What does a geisha do with spare time? Read manga, play with cats

TOKYO (Reuters) - Koiku lives in a Tokyo apartment, loves to read manga comics, and to play with her Scottish Fold cats. But as evening nears she paints her face with white makeup, dresses in a layered silk kimono, and goes to work - as a geisha.

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Long a student of classical ballet, a passion for kimono that took her to a shop frequented by geisha eventually led to her apprenticing at 28 as one of the elegant female entertainers famed for their wit, beauty and skill at traditional dance and music. She formally debuted a year later.

“I thought it was a world you couldn’t enter unless you started training in your teens,” the slender Koiku, now 39 and dressed in a green silk kimono, said.

“Of course traditional Japanese dance is completely different from ballet, and it was very hard for me to follow at first. It’s still hard for me now.”

An iconic Japanese symbol, geisha are also dwindling, with women scared off by the rigors of training and traditional rules. But while Koiku and her “sisters” in Tokyo’s Akasaka geisha district say their life - including hours of dance and music practice - is more demanding than expected, none would trade it for anything else.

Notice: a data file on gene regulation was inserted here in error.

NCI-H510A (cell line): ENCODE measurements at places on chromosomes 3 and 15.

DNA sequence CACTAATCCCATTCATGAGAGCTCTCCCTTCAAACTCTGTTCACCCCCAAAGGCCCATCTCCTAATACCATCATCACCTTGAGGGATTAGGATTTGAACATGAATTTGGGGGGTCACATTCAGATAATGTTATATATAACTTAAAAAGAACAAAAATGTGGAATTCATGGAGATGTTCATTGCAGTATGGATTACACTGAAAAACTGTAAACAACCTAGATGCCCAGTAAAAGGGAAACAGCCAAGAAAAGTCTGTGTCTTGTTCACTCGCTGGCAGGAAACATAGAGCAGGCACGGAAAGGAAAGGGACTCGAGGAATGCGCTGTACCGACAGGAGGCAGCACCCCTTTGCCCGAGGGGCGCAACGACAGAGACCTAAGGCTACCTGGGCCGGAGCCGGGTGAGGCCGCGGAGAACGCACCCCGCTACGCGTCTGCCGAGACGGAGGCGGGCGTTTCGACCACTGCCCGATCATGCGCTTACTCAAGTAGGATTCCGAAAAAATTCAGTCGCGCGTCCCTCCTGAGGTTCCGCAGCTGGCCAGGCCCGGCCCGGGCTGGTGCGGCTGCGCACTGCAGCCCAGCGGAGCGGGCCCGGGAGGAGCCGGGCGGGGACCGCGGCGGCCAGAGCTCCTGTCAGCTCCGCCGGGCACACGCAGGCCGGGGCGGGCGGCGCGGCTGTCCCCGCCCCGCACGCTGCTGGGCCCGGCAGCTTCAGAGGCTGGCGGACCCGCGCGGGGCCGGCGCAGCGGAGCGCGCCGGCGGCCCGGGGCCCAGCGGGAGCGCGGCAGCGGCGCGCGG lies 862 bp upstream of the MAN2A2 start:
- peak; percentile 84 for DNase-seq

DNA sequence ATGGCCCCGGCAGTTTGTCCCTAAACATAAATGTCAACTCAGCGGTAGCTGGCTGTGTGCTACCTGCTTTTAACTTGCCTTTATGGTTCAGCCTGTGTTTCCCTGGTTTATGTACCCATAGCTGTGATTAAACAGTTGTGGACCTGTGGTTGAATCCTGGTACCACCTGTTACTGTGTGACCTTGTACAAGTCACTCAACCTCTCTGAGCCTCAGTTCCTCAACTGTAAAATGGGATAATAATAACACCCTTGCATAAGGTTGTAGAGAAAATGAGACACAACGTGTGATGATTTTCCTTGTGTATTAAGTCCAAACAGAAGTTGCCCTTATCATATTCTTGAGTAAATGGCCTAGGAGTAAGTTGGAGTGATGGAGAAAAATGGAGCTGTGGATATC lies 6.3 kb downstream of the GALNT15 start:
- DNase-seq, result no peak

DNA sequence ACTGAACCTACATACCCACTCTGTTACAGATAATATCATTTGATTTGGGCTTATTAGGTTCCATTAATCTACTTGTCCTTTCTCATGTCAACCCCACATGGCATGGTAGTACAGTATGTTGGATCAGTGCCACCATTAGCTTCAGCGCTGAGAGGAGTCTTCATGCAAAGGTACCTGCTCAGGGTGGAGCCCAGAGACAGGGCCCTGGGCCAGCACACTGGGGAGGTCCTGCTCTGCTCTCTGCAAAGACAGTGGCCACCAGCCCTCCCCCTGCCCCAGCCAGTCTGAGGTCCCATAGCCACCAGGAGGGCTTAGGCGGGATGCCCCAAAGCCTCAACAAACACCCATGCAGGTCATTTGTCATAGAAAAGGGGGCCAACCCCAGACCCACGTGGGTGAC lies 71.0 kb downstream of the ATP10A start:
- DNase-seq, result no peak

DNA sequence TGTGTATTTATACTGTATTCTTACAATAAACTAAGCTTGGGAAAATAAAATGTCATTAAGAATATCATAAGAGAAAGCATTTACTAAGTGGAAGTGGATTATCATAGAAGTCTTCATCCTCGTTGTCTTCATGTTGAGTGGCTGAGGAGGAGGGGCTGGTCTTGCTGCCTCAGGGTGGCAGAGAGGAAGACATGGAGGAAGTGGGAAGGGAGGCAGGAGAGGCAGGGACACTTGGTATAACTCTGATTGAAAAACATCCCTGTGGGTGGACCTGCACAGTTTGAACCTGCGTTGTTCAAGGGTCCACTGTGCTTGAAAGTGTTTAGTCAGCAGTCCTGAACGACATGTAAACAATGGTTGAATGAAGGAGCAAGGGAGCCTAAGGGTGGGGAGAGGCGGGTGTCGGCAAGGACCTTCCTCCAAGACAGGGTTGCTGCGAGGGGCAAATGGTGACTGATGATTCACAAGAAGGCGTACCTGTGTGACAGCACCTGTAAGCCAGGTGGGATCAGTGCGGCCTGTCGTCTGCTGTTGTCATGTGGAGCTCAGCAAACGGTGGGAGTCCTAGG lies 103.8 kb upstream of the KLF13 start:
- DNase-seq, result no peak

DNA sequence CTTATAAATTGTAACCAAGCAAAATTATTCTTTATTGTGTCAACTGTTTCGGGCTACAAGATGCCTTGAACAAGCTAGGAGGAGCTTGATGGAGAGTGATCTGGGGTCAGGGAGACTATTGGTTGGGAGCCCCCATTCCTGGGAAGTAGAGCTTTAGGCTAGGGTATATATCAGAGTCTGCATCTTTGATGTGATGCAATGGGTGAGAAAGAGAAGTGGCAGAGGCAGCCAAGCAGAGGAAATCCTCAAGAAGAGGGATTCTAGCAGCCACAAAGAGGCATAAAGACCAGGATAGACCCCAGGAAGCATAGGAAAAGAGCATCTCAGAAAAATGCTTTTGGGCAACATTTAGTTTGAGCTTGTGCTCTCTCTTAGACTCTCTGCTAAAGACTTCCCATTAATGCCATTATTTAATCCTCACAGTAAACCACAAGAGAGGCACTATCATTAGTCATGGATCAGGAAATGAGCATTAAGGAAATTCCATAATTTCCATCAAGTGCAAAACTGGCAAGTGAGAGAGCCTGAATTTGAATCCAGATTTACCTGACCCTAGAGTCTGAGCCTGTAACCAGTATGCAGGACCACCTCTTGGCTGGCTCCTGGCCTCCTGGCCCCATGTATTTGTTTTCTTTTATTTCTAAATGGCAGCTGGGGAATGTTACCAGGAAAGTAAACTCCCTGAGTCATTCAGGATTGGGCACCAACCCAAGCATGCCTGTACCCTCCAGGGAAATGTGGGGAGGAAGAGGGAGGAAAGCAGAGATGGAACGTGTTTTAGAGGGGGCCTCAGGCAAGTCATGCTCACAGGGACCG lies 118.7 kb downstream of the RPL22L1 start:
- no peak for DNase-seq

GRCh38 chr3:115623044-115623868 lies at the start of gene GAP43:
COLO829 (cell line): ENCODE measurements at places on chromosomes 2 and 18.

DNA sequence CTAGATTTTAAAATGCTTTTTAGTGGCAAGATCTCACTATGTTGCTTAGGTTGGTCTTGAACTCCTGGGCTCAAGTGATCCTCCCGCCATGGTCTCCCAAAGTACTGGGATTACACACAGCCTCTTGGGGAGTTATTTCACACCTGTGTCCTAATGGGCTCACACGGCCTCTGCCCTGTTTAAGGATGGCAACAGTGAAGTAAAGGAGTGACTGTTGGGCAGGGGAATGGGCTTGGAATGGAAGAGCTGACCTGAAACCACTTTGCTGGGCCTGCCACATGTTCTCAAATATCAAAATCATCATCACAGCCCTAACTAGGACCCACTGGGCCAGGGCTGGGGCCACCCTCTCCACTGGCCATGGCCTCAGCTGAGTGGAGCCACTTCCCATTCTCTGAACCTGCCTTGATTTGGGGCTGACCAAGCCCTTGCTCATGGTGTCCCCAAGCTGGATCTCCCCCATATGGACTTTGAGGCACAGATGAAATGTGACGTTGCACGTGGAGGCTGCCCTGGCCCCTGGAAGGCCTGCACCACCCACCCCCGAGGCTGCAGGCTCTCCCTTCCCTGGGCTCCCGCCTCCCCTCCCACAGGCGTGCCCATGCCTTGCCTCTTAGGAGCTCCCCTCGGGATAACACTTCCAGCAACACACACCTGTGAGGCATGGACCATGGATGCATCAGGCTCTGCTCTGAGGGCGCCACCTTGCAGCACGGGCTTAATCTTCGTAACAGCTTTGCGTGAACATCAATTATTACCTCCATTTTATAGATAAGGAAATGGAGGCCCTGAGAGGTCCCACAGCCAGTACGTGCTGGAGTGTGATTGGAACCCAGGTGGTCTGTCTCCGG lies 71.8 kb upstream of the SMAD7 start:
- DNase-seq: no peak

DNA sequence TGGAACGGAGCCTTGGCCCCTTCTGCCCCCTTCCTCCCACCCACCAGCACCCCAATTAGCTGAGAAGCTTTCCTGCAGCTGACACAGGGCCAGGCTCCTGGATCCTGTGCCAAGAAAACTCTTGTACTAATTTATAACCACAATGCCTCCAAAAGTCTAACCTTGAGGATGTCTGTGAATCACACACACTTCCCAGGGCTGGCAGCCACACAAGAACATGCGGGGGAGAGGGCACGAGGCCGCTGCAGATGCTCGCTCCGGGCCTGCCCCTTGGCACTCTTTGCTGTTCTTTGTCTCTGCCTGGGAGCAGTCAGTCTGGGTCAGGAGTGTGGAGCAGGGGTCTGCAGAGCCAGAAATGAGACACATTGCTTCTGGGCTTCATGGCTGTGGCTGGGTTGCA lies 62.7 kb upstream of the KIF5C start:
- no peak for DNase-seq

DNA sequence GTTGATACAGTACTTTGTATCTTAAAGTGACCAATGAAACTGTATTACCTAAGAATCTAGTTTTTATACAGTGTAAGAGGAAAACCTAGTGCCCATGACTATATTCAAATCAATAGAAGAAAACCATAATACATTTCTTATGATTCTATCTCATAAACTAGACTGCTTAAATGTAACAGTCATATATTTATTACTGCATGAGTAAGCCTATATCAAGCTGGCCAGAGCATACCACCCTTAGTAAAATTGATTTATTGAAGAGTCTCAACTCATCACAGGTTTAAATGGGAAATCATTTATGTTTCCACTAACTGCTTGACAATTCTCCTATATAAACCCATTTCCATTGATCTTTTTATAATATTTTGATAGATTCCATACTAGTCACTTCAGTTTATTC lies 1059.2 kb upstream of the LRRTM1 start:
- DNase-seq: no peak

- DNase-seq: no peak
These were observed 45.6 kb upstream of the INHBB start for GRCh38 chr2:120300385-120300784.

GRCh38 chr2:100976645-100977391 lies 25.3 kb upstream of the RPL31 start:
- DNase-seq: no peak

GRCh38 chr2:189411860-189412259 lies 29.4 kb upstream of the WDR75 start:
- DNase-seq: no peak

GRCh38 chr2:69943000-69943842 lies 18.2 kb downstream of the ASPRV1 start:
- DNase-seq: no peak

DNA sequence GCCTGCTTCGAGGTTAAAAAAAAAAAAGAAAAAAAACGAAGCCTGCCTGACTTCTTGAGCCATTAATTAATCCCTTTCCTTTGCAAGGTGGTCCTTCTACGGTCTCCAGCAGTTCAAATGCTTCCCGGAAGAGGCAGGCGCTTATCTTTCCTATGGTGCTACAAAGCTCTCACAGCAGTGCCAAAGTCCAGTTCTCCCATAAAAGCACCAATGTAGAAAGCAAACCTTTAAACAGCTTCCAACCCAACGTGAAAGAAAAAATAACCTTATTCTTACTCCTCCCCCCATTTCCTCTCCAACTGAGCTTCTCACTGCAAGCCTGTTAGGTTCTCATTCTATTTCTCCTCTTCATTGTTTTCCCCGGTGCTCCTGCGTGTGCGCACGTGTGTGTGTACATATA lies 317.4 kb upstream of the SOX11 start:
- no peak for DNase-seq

Mayu worked at a hotel when she decided to become a geisha 20 years ago, but had to fight for parental approval.

“My father really didn’t understand geisha, he thought it was like the sex trade. He opposed me so violently I thought it would tear the family apart,” she said. “After six years I just gave up and left.

“When he saw our first performance, and how hard we work, he came backstage and went to his knees and bowed really low ... Now he’s a huge fan.”

The coronavirus and Japan’s soft lockdown cut engagements to nothing and forced the women into days at home. Mayu sorted her photographs and kimonos, while Koiku - an avid reader - worked her way through books she hadn’t had time for, including binge-reading work by legendary manga artist Osamu Tezuka.

While parties and dance practice have slowly resumed, both said they thrive on activity and want normal life back soon.

“Sometimes we’re so busy we go straight to practice without any sleep, but those times are way better than this,” Mayu said. “When you have lots of time, you don’t do anything.”

Editing by Simon Cameron-Moore